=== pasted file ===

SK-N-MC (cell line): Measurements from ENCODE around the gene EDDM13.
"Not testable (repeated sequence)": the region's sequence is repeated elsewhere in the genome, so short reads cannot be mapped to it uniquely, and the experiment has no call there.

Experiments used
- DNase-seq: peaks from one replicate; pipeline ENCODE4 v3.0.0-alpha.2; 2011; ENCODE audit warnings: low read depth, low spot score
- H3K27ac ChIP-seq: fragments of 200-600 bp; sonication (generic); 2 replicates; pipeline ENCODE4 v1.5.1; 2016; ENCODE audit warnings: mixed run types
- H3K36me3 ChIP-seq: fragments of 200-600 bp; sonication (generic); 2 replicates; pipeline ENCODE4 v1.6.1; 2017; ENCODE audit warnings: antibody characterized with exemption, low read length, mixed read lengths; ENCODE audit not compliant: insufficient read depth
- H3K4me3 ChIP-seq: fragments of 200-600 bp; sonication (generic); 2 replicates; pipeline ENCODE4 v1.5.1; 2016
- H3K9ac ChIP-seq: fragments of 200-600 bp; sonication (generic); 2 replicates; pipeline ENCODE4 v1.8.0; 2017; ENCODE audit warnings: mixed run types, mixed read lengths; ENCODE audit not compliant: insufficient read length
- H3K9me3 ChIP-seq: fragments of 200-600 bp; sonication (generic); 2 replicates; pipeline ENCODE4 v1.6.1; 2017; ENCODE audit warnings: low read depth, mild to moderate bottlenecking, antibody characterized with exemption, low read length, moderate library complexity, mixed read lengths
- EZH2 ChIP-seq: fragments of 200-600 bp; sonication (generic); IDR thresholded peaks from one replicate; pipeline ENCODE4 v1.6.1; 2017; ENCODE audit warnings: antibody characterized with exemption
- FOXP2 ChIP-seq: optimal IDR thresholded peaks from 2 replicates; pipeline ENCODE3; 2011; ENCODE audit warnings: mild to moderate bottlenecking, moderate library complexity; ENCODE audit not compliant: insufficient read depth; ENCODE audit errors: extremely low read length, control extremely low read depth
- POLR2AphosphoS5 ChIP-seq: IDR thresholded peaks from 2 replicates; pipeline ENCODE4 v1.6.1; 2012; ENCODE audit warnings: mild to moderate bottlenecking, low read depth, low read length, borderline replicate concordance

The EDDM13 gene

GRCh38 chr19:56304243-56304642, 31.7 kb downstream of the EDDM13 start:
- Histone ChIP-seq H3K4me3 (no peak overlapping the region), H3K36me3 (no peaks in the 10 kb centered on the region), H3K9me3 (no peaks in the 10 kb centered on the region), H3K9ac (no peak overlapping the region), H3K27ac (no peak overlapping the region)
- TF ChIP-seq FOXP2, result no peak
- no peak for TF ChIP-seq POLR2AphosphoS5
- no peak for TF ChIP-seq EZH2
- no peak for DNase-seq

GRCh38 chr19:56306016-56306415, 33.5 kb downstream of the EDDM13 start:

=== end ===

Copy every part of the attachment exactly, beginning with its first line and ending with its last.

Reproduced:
SK-N-MC (cell line): Measurements from ENCODE around the gene EDDM13.
"Not testable (repeated sequence)": the region's sequence is repeated elsewhere in the genome, so short reads cannot be mapped to it uniquely, and the experiment has no call there.

Experiments used
- DNase-seq: peaks from one replicate; pipeline ENCODE4 v3.0.0-alpha.2; 2011; ENCODE audit warnings: low read depth, low spot score
- H3K27ac ChIP-seq: fragments of 200-600 bp; sonication (generic); 2 replicates; pipeline ENCODE4 v1.5.1; 2016; ENCODE audit warnings: mixed run types
- H3K36me3 ChIP-seq: fragments of 200-600 bp; sonication (generic); 2 replicates; pipeline ENCODE4 v1.6.1; 2017; ENCODE audit warnings: antibody characterized with exemption, low read length, mixed read lengths; ENCODE audit not compliant: insufficient read depth
- H3K4me3 ChIP-seq: fragments of 200-600 bp; sonication (generic); 2 replicates; pipeline ENCODE4 v1.5.1; 2016
- H3K9ac ChIP-seq: fragments of 200-600 bp; sonication (generic); 2 replicates; pipeline ENCODE4 v1.8.0; 2017; ENCODE audit warnings: mixed run types, mixed read lengths; ENCODE audit not compliant: insufficient read length
- H3K9me3 ChIP-seq: fragments of 200-600 bp; sonication (generic); 2 replicates; pipeline ENCODE4 v1.6.1; 2017; ENCODE audit warnings: low read depth, mild to moderate bottlenecking, antibody characterized with exemption, low read length, moderate library complexity, mixed read lengths
- EZH2 ChIP-seq: fragments of 200-600 bp; sonication (generic); IDR thresholded peaks from one replicate; pipeline ENCODE4 v1.6.1; 2017; ENCODE audit warnings: antibody characterized with exemption
- FOXP2 ChIP-seq: optimal IDR thresholded peaks from 2 replicates; pipeline ENCODE3; 2011; ENCODE audit warnings: mild to moderate bottlenecking, moderate library complexity; ENCODE audit not compliant: insufficient read depth; ENCODE audit errors: extremely low read length, control extremely low read depth
- POLR2AphosphoS5 ChIP-seq: IDR thresholded peaks from 2 replicates; pipeline ENCODE4 v1.6.1; 2012; ENCODE audit warnings: mild to moderate bottlenecking, low read depth, low read length, borderline replicate concordance

The EDDM13 gene

GRCh38 chr19:56304243-56304642, 31.7 kb downstream of the EDDM13 start:
- Histone ChIP-seq H3K4me3 (no peak overlapping the region), H3K36me3 (no peaks in the 10 kb centered on the region), H3K9me3 (no peaks in the 10 kb centered on the region), H3K9ac (no peak overlapping the region), H3K27ac (no peak overlapping the region)
- TF ChIP-seq FOXP2, result no peak
- no peak for TF ChIP-seq POLR2AphosphoS5
- no peak for TF ChIP-seq EZH2
- no peak for DNase-seq

GRCh38 chr19:56306016-56306415, 33.5 kb downstream of the EDDM13 start: